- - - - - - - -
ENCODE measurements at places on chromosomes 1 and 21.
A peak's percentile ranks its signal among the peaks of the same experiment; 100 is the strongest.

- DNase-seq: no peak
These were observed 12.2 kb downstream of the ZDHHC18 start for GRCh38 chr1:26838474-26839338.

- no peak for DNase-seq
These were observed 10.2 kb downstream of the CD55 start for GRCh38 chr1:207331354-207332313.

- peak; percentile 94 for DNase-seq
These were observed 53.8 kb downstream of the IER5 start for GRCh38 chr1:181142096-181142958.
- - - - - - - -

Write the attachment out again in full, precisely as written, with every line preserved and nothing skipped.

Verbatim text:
ENCODE measurements at places on chromosomes 1 and 21.
A peak's percentile ranks its signal among the peaks of the same experiment; 100 is the strongest.

- DNase-seq: no peak
These were observed 12.2 kb downstream of the ZDHHC18 start for GRCh38 chr1:26838474-26839338.

- no peak for DNase-seq
These were observed 10.2 kb downstream of the CD55 start for GRCh38 chr1:207331354-207332313.

- peak; percentile 94 for DNase-seq
These were observed 53.8 kb downstream of the IER5 start for GRCh38 chr1:181142096-181142958.